Workplace violence against employees providing healthcare and social assistance services is a serious concern. Evidence indicates that the rate of workplace violence in the industry is substantially higher than private industry as a whole. OSHA is considering whether a standard is needed to protect healthcare and social assistance employees from workplace violence and is interested in obtaining information about the extent and nature of workplace violence in the industry and the nature and effectiveness of interventions and controls used to prevent such violence. This RFI provides an overview of the problem of workplace violence in the healthcare and social assistance sector and the measures that have been taken to address it. It also seeks information on issues that might be considered in developing a standard, including scope and the types of controls that might be required.
On October 4, 2016, OSHA published a Notice of Proposed Rulemaking (NPRM) titled “Standards Improvement Project-Phase IV.” The period for submitting comments is being extended 30 days to allow parties affected by the rule more time to review the proposed rule and collect information and data necessary for comments.
OSHA is revising and updating its general industry standards on walking-working surfaces to prevent and reduce workplace slips, trips, and falls, as well as other injuries and fatalities associated with walking-working surface hazards. The final rule includes revised and new provisions addressing, for example, fixed ladders; rope descent systems; fall protection systems and criteria, including personal fall protection systems; and training on fall hazards and fall protection systems. In addition, the final rule adds requirements on the design, performance, and use of personal fall protection systems. The final rule increases consistency between the general industry and construction standards, which will make compliance easier for employers who conduct operations in both industry sectors. Similarly, the final rule updates requirements to reflect advances in technology and to make them consistent with more recent OSHA standards and national consensus standards. OSHA has also reorganized the requirements and incorporated plain language in order to make the final rule easier to understand and follow. The final rule also uses performance-based language whenever possible to give employers greater compliance flexibility.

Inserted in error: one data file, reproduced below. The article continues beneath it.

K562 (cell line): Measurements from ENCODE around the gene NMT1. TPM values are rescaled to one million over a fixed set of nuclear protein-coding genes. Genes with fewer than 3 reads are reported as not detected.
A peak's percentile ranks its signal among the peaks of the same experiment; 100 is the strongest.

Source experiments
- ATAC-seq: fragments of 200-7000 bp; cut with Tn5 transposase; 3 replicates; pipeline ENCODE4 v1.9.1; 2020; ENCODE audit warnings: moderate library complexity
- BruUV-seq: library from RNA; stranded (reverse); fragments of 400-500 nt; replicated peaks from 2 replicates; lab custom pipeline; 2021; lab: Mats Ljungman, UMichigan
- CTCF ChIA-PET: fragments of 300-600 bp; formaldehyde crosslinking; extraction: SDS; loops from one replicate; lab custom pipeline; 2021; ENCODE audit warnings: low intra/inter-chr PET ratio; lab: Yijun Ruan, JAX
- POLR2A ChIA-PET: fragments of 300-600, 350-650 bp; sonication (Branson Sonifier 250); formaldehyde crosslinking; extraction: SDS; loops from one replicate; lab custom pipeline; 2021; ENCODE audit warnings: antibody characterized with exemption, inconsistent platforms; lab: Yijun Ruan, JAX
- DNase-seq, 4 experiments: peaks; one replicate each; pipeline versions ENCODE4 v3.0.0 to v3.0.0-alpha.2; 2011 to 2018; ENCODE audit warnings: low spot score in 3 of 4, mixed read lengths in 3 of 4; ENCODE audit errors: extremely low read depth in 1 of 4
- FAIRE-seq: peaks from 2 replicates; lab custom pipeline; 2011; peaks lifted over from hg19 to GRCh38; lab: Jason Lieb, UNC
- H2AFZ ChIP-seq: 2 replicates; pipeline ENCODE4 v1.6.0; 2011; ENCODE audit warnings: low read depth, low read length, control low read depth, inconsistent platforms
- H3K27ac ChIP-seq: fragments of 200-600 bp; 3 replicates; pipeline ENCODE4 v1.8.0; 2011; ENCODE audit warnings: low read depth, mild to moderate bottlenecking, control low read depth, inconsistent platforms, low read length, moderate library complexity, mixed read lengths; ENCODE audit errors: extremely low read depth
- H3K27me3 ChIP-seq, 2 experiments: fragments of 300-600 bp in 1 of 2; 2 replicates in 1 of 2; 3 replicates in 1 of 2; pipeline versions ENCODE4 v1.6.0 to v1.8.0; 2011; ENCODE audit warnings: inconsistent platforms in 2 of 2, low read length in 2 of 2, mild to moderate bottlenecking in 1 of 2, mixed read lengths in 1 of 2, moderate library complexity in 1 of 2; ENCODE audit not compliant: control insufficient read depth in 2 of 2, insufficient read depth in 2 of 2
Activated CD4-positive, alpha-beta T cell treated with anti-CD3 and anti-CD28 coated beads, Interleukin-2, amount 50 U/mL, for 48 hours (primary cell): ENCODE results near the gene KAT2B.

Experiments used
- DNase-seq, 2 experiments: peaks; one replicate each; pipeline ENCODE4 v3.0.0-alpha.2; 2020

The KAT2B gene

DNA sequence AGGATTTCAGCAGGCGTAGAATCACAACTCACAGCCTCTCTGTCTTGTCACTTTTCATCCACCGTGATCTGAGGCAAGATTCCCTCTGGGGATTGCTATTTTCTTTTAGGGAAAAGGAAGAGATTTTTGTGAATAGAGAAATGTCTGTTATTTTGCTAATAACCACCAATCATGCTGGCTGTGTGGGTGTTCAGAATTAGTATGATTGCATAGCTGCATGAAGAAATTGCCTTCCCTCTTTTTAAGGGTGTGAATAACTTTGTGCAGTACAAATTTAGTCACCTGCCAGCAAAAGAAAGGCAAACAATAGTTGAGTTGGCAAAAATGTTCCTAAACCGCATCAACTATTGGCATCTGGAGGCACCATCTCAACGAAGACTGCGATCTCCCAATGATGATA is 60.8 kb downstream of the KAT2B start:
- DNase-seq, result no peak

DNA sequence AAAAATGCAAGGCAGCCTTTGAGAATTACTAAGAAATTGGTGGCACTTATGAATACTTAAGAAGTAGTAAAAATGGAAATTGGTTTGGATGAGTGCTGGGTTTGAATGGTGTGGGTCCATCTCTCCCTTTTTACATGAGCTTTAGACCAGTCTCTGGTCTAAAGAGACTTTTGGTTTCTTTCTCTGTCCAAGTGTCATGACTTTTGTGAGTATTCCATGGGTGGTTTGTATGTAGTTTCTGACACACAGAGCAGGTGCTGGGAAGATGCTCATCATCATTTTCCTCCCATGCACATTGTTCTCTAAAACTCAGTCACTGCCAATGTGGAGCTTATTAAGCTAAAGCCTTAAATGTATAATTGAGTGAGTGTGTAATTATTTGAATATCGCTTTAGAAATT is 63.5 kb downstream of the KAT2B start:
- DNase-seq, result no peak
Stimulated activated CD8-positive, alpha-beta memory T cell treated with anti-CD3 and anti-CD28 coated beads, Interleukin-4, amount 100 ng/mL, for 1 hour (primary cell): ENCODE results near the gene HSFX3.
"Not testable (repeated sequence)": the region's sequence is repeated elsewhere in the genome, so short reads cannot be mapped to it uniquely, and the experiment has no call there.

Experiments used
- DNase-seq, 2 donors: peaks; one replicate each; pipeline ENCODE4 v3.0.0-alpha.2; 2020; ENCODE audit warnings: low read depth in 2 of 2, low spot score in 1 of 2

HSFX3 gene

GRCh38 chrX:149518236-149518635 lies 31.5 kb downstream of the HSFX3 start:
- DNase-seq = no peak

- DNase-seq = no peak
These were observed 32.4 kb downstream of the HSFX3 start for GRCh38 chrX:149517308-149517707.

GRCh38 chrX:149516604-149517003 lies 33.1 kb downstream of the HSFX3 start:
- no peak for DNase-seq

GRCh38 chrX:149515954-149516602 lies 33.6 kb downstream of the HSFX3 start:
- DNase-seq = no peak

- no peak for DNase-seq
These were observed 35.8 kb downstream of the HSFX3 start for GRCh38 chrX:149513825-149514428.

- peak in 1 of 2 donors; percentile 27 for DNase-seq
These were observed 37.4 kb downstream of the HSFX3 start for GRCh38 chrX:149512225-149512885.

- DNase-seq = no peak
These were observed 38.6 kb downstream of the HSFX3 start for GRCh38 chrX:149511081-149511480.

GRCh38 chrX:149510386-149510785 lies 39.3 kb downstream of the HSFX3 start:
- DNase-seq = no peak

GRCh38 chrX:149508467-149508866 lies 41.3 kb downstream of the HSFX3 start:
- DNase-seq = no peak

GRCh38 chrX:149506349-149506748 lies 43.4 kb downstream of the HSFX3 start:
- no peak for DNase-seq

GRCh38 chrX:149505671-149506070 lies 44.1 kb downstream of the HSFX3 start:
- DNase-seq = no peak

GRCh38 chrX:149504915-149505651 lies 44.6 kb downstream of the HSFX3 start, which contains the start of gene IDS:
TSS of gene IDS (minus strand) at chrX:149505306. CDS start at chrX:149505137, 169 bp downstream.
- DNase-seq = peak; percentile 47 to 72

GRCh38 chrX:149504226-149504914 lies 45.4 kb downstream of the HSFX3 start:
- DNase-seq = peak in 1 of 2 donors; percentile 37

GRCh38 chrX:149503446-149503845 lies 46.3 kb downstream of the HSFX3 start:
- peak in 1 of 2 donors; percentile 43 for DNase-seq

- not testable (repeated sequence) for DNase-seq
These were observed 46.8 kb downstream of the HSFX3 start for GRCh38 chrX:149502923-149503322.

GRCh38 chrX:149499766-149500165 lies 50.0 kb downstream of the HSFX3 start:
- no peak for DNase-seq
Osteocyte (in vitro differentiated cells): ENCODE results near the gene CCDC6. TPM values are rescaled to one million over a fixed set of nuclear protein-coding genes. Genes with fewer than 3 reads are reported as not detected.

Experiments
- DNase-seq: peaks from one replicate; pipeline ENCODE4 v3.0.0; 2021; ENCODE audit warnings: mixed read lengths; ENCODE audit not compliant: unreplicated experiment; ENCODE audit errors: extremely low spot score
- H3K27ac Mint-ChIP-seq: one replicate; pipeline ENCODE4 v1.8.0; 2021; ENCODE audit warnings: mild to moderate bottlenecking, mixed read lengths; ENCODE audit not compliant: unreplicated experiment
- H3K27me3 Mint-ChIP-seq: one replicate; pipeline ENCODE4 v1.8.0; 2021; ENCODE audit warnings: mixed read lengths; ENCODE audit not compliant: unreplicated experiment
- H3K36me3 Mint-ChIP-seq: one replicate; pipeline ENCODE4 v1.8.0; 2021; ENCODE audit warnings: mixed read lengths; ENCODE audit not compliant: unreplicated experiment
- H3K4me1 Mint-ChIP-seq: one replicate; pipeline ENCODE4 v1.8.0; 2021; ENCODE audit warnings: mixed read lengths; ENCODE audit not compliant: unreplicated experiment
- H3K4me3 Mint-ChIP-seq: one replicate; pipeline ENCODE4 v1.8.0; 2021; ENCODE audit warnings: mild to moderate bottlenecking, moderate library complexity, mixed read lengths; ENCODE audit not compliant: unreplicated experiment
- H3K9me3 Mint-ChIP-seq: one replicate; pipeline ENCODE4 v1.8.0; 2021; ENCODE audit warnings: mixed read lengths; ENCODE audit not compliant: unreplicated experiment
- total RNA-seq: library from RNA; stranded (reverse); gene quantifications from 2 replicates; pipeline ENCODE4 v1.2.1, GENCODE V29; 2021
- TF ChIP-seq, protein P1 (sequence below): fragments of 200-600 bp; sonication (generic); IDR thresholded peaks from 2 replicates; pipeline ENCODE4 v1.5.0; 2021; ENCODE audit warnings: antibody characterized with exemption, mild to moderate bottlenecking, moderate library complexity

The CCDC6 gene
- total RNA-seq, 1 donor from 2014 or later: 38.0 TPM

OSHA is proposing to add two modified PortaCount® quantitative fit-testing protocols to its Respiratory Protection Standard. The proposed protocols would apply to employers in general industry, shipyard employment, and the construction industry. Both proposed protocols are variations of the existing OSHA-accepted PortaCount® protocol, but differ from it by the exercise sets, exercise duration, and sampling sequence. If approved, the modified PortaCount® protocols would be alternatives to the existing quantitative fit-testing protocols already listed in an appendix of the Respiratory Protection Standard. In addition, OSHA is proposing to amend an appendix to clarify that PortaCount® fit test devices equipped with the N95-Companion TM Technology are covered by the approved PortaCount® protocols.
In response to the President's Executive Order 13563, “Improving Regulations and Regulatory Review,” the Occupational Safety and Health Administration (OSHA) is continuing its efforts to remove or revise outdated, duplicative, unnecessary, and inconsistent requirements in its safety and health standards. The current review, the fourth in this ongoing effort, is called Standards Improvement Project-Phase IV (SIP-IV). The goal of the proposed rulemaking is to reduce regulatory burden while maintaining or enhancing employees' safety and health. SIP-IV focuses primarily on OSHA's construction standards.
OSHA published a final rule on occupational exposure to respirable crystalline silica on March 25, 2016 which became effective on June 23, 2016. This document corrects typographical errors in the final rule by revising these sections.